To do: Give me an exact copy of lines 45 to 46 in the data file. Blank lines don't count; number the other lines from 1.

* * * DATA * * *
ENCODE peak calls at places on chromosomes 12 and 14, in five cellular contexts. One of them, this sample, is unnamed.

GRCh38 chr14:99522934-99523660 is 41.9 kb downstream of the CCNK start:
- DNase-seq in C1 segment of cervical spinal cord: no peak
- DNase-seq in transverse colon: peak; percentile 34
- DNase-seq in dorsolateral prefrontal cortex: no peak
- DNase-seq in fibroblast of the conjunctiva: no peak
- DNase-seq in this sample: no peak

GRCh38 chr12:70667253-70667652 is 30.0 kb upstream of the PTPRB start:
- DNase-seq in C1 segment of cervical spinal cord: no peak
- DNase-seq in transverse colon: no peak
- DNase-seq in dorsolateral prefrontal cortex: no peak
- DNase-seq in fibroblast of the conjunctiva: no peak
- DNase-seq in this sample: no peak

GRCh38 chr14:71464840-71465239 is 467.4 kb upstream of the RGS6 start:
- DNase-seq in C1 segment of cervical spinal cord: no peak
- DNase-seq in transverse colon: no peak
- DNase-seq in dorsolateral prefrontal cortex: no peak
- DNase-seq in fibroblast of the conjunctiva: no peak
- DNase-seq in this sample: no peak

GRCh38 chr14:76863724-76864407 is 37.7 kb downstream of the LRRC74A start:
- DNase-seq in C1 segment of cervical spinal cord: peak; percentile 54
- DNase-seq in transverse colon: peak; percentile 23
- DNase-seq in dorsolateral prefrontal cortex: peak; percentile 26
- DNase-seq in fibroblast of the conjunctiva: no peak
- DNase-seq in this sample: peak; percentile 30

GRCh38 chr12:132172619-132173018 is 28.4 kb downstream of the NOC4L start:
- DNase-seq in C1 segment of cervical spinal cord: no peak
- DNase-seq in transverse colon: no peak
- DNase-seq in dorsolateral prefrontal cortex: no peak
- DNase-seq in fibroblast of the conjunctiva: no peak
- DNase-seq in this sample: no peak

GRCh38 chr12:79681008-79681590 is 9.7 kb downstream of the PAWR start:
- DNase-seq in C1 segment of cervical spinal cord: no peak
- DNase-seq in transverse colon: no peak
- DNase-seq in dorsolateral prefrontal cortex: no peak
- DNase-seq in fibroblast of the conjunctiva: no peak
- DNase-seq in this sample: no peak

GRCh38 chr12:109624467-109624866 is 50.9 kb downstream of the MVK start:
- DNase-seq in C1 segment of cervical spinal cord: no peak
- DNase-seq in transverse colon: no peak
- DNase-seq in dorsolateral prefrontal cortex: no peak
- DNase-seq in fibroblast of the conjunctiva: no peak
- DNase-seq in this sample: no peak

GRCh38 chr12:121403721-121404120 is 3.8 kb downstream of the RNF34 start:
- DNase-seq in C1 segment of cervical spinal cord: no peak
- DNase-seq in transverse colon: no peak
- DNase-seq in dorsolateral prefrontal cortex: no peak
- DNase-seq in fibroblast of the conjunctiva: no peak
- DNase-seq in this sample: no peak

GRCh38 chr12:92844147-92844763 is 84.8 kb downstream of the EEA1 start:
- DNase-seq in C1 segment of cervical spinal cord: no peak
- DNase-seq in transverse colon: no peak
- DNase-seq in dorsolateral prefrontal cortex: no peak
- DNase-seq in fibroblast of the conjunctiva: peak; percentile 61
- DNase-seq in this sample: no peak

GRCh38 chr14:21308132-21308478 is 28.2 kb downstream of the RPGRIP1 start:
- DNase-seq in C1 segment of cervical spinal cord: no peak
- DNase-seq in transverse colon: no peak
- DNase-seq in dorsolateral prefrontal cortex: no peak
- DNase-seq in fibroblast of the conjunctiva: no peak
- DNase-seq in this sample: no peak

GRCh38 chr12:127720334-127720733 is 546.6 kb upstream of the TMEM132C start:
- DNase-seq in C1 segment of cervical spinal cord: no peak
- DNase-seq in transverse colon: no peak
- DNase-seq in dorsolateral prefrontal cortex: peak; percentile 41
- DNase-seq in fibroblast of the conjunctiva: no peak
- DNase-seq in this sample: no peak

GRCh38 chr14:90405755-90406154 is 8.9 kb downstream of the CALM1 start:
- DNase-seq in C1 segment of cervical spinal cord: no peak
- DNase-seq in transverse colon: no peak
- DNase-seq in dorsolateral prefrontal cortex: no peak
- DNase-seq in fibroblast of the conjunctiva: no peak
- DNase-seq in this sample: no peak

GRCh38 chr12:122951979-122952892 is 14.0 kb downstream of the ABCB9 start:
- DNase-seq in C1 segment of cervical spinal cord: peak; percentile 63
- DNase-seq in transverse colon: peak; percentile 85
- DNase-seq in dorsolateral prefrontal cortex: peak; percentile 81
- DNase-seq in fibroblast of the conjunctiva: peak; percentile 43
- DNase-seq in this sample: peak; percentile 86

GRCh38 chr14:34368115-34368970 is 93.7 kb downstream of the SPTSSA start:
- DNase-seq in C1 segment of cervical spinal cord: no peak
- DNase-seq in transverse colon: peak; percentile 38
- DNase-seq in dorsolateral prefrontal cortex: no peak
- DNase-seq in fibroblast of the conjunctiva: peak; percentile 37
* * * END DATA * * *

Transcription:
- DNase-seq in C1 segment of cervical spinal cord: no peak
- DNase-seq in transverse colon: no peak